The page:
Probably following the directive of US President Donald Trump several weeks ago, it looks like the US government is giving Chinese tech brand ZTE a little room to breathe. While they are still working on revoking the US supplier ban, they have reportedly released an authorization that would let them continue operations, provide handsets for customers, and permit transfer of funds to and from the company. The Chinese OEM is also seemingly complying with the conditions imposed by the government, like radically overhauling their management.
If you still need a bit of a background, ZTE was given a supplier ban, meaning they could not conduct business with any US company. This is because they conducted trade deals with Iran and North Korea, with both countries still under US economic trade sanctions. Furthermore, ZTE did not comply with the agreement to punish officials that were responsible for such violations. This became a huge problem since they get a third of their equipment from US suppliers.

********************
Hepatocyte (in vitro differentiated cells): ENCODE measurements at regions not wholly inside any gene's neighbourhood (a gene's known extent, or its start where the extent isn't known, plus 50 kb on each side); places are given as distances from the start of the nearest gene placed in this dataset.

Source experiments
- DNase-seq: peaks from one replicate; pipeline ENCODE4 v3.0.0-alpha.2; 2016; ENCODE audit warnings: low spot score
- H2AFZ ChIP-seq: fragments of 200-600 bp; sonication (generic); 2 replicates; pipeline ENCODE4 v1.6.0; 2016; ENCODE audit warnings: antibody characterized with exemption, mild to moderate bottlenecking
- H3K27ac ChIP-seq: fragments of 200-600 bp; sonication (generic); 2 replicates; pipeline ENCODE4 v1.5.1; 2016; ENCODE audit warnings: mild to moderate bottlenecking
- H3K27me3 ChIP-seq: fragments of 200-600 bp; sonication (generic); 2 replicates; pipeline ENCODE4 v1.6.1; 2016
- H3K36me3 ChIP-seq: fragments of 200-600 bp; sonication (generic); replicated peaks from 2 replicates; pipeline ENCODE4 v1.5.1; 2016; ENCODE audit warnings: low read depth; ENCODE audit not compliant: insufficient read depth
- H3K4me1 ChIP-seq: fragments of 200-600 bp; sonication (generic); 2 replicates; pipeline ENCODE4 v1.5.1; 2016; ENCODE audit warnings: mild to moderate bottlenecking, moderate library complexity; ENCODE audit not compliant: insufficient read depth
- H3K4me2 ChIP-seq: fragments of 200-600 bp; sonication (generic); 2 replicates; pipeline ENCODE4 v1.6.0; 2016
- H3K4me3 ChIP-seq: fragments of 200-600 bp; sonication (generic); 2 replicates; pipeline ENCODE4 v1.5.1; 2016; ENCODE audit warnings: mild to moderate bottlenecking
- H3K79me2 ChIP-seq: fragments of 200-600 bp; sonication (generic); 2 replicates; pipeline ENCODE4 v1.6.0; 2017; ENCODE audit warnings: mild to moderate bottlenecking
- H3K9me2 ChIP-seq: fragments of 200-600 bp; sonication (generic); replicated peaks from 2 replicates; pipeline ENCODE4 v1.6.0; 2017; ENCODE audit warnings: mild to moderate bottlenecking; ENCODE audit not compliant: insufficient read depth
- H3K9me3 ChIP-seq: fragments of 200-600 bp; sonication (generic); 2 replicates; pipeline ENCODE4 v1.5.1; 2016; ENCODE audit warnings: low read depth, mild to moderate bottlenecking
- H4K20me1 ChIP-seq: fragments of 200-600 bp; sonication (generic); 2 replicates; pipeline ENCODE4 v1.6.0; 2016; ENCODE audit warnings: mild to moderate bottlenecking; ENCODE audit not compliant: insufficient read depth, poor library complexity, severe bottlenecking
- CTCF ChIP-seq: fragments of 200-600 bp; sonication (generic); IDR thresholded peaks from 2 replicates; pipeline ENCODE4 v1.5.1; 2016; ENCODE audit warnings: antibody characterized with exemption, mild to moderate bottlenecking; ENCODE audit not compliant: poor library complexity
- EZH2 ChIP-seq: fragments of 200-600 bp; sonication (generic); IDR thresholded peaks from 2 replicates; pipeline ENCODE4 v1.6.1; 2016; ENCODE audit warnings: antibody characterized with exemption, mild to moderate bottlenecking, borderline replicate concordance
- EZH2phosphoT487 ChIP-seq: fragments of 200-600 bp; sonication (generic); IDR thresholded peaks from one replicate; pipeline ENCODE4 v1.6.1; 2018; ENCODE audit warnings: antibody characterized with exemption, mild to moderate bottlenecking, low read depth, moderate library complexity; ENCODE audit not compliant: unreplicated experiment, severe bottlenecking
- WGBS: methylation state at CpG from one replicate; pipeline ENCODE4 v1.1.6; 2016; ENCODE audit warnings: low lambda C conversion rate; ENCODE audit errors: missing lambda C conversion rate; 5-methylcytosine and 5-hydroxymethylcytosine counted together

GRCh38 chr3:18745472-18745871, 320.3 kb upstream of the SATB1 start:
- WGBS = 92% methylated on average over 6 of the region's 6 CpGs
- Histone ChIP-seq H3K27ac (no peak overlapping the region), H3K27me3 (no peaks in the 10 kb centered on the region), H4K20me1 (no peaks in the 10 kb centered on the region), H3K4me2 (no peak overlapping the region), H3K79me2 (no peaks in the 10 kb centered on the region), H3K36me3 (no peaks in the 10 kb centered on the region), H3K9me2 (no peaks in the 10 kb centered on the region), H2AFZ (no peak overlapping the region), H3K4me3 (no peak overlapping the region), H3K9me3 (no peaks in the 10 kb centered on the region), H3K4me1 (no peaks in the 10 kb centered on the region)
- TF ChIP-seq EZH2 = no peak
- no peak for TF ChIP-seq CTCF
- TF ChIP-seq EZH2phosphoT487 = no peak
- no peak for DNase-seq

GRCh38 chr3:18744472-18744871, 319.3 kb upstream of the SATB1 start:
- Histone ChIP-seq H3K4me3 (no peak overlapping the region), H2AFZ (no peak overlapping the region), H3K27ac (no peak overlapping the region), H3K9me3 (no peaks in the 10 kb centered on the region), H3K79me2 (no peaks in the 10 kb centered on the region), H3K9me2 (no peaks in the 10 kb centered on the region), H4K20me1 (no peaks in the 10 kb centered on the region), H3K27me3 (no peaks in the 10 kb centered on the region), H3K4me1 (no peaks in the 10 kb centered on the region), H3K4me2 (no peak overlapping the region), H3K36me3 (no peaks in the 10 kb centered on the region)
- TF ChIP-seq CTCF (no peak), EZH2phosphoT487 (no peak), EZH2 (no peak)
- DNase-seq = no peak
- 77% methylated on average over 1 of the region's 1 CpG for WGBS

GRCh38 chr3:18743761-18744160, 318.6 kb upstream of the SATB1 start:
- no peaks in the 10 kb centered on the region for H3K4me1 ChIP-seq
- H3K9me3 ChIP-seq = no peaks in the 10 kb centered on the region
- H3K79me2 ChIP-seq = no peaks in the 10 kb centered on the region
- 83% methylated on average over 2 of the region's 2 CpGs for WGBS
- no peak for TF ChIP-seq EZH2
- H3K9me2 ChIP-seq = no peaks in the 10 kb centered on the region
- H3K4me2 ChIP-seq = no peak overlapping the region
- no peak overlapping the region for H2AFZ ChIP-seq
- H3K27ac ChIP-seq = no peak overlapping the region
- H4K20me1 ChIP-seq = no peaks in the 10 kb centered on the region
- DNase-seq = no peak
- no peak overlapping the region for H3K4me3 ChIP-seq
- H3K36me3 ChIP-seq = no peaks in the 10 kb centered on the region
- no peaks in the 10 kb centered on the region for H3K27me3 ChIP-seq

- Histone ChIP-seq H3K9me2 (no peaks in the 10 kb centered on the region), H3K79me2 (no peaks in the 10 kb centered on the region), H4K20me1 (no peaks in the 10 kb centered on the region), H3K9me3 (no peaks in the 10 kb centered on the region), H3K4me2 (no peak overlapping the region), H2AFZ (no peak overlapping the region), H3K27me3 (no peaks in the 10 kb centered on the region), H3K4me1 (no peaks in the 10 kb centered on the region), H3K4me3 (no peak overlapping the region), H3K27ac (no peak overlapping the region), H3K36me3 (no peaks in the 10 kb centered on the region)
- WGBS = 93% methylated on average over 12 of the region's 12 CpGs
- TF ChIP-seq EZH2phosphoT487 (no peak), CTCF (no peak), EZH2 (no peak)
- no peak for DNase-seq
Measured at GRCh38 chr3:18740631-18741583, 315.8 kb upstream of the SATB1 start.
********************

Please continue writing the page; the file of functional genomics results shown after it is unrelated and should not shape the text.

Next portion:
The authorization now lets them continue operating existing networks and equipment. They will also be able to provide support for handset customers for contracts that were signed before April 15. They will also be allowed to transfer limited funds to or from ZTE. The papers from the US Commerce Department’s Bureau of Industry and Services will run from July 2 until August 1. There is no official statement from either parties, but this is seemingly in line with the deal reached last month.
Maybe not coincidentally, ZTE announced the departure of one of their senior executives due to “personal commitments” while seven other executives were also removed from their positions. Part of its settlement agreement is an overhaul of their management, along with a $1 billion penalty and putting $400 million in an escrow account.